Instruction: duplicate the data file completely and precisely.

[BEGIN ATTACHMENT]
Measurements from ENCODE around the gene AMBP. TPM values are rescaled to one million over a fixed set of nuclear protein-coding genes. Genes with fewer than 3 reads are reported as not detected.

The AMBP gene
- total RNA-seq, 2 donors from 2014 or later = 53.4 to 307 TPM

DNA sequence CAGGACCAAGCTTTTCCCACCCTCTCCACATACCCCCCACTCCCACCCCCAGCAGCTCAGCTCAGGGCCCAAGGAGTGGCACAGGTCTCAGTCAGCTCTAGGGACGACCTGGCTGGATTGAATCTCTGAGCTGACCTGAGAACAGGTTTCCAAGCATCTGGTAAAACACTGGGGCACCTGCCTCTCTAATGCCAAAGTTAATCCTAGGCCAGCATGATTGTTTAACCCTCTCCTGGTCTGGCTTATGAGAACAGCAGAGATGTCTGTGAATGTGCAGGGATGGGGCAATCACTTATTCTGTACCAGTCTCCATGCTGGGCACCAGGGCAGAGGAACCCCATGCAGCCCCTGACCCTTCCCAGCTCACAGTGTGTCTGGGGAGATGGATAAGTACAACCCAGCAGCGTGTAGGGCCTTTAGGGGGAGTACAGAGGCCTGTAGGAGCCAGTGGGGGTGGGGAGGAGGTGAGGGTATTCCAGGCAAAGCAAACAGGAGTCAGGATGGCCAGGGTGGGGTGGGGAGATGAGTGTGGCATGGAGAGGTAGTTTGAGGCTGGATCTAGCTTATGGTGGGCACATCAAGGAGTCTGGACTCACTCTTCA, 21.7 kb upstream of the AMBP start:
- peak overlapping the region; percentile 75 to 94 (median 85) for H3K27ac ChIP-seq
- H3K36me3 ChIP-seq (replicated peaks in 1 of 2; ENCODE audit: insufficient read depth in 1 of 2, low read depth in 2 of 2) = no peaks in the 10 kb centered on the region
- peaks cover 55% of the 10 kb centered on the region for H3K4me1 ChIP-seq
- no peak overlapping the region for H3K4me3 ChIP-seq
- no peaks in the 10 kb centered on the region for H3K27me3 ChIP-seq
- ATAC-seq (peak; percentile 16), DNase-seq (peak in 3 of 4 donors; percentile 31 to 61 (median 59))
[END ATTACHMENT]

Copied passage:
Measurements from ENCODE around the gene AMBP. TPM values are rescaled to one million over a fixed set of nuclear protein-coding genes. Genes with fewer than 3 reads are reported as not detected.

The AMBP gene
- total RNA-seq, 2 donors from 2014 or later = 53.4 to 307 TPM

DNA sequence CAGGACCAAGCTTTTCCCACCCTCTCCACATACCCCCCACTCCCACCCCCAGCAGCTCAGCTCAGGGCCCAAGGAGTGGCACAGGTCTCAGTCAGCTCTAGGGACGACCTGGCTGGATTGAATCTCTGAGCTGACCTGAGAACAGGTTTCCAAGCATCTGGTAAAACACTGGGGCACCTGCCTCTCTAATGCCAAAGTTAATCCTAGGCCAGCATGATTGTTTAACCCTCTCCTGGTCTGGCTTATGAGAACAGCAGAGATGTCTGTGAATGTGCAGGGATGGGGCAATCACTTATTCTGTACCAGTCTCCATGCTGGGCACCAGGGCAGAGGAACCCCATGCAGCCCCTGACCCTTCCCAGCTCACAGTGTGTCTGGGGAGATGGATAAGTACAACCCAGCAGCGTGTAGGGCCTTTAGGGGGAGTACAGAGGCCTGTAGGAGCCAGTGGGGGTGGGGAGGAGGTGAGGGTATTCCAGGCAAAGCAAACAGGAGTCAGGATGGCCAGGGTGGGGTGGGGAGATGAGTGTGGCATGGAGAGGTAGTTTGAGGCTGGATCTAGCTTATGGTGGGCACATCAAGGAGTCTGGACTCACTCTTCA, 21.7 kb upstream of the AMBP start:
- peak overlapping the region; percentile 75 to 94 (median 85) for H3K27ac ChIP-seq
- H3K36me3 ChIP-seq (replicated peaks in 1 of 2; ENCODE audit: insufficient read depth in 1 of 2, low read depth in 2 of 2) = no peaks in the 10 kb centered on the region
- peaks cover 55% of the 10 kb centered on the region for H3K4me1 ChIP-seq
- no peak overlapping the region for H3K4me3 ChIP-seq
- no peaks in the 10 kb centered on the region for H3K27me3 ChIP-seq
- ATAC-seq (peak; percentile 16), DNase-seq (peak in 3 of 4 donors; percentile 31 to 61 (median 59))